Japan Commemorates Battle of Okinawa’s 70th Year

August 19, 2015

Unlocking Word Meanings

Read the following words/expressions found in today’s article. 

1. heckle / ˈhɛk əl / (v.) – to interrupt or harass a public speaker
Example: The angry crowd heckled the politician.

2. outrage / ˈaʊt reɪdʒ /  (n.) – a strong feeling of anger
Example: There was much outrage over the president’s decision to pass the law.

3. hurl / hɜrl / (v.) – to speak with anger
Example: The mob hurled insults at the police.

4. strive / straɪv / (v.) – to exert great effort
Example: The government strives to keep the country safe.

5. invade / ɪnˈveɪd /  (v.) – to forcefully take control of a place
Example: Foreign forces tried to invade our country, but they failed.


Read the text below.
Japan has commemorated the 70th anniversary of the end of the Battle of Okinawa through a ceremony held in June.

The ceremony took place in the southern part of Itoman, Okinawa, and was attended by many local people. Prime Minister Shinzo Abe was also present and gave a speech during the event, but was heckled by the angry crowd.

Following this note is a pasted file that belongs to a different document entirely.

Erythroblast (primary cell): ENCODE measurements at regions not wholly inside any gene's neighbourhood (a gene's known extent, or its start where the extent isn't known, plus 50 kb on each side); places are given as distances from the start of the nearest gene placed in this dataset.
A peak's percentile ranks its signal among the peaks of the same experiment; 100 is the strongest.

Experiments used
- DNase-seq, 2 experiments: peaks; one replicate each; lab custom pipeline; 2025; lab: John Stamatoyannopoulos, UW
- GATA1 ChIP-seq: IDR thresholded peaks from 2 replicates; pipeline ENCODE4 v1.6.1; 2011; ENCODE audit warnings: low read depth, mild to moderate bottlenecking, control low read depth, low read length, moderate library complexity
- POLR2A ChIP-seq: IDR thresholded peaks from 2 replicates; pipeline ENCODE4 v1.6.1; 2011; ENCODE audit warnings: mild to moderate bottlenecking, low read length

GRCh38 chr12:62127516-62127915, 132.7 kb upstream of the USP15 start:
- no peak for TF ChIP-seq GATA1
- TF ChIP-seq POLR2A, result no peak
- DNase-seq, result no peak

The locals of Okinawa expressed their outrage over the large number of American soldiers still occupying the islands. They even hurled insults at the Prime Minister, telling him to leave as he took the podium.

Although he was shocked by the locals’ reactions, Prime Minister Abe reminded them of the peace they have experienced since World War II. Despite this, he acknowledges that the presence of American soldiers causes a heavy burden among the locals of Okinawa. Thus, Prime Minister Abe promised that the government will continue to strive in order to lighten this burden.

American soldiers invaded Okinawa in 1945, the last year of World War II, as part of the Allied Forces’ strategy to fully conquer Japan. Even after the war ended, the American soldiers never left the prefecture. To date, Okinawa is home to half of all the American soldiers based in Japan.

Despite protests from Okinawa’s local communities, American authorities announced in June that the US troops will not leave Okinawa. The US State Department stated that having soldiers in Okinawa is part of the Mutual Security Treaty between the United States and Japan.

Viewpoint Discussion

Enjoy a discussion with your tutor.  

Discussion A

·         What are your thoughts about the sentiments of the Okinawa locals?
·         What can the Japanese government do to ease the burden on Okinawa locals?

Discussion B

·         Do you think people should commemorate historical battles? Why or why not?
·         How do you think war has changed in the past 70 years?

August 19, 2015